Shea butter is actually a fat and not an oil but is well worth including in this list. Extracted from the Karite nut, Shea butter has anti-inflammatory properties, encourages cell regeneration and healing, which makes it ideal for dry chapped skin. It is a little heavy for the face but is very nourishing used as a hand or foot cream or body lotion.
Good quality oils can be costly so you might consider sharing some with a friend or you could try less expensive oils such as Apricot Kernel – great for sensitive skin or Sunflower seed a heavier oil which is good for use on the body.
All of these oils can be used on their own, but you might like to experiment by combining oils. A good combination for dry or mature skin would be to blend an active but readily absorbed oil like Rosehip with a heavier more emollient oil like Argan. This will provide the skin with regenerating nutrients whilst moisturising and nourishing. Apply by massaging into the skin after cleansing at night.
Some things to look out for when purchasing oils:
I am pleased to tell you that close contact services will be permitted in the Loughton area from the 2nd December 2020 so I will be able to do facials again with safety precautions in place. Unless there is a change to the local restrictions which mean I can't do treatments, these are the days I will be open during the festive period.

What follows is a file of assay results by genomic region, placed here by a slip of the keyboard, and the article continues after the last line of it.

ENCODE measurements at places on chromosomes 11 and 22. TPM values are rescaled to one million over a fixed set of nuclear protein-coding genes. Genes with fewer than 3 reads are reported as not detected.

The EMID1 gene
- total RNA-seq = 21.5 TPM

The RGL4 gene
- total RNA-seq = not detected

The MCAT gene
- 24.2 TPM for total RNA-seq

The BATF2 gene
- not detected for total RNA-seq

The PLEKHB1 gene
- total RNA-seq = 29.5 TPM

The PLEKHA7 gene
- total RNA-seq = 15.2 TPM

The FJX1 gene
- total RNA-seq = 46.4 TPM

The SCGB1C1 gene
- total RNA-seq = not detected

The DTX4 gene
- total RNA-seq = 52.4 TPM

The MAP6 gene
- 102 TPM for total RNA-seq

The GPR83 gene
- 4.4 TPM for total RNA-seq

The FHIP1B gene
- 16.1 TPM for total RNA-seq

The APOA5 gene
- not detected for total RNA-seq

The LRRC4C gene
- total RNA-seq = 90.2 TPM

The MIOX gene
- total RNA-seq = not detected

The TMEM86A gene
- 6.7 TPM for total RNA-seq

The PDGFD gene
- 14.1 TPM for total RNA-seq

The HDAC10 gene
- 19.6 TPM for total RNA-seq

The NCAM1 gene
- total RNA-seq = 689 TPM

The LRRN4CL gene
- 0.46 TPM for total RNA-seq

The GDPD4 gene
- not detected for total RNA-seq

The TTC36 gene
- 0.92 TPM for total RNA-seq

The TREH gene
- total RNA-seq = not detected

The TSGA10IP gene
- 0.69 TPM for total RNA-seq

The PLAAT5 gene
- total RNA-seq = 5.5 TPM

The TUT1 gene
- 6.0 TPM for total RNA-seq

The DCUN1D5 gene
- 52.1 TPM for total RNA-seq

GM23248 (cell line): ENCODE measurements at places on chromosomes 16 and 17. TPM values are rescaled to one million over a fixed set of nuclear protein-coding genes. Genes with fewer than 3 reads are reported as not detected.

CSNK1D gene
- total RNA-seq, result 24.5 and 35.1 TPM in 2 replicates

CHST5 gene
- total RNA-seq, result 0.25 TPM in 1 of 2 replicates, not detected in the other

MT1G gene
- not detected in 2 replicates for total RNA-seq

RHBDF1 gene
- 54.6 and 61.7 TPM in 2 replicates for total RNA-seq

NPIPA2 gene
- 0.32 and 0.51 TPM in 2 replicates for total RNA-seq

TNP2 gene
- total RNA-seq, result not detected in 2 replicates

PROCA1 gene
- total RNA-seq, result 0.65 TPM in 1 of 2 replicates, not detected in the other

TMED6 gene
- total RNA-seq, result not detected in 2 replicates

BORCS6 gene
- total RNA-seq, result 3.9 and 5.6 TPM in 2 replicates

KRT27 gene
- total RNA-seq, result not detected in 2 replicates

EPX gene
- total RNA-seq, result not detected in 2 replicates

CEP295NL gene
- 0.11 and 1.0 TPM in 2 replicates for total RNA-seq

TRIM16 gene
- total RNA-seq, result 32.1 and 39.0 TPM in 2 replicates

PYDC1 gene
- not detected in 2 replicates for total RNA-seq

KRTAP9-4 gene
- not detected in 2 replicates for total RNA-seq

Monday 21 Tuesday 29 2 January 2021
Tuesday 22 Wednesday 30
Wednesday 23 Thursday 31
I will have all the usual safety precautions in place. Please wear a face covering or mask when you visit and remember all the usual rules apply so if you have had a high temperature, new continuous cough, have lost your sense of taste or smell or know you have been in contact with someone who has C-19 please cancel your appointment.
I think we will all agree that being told to stay indoors during ‘lockdown’ was something everyone found challenging. There has been a alot of research into how our bodies respond to being in nature. Intuitively we feel good when we are in a natural environment and we now have scientific evidence that shows being in a natural environment has a positive effect on our wellbeing.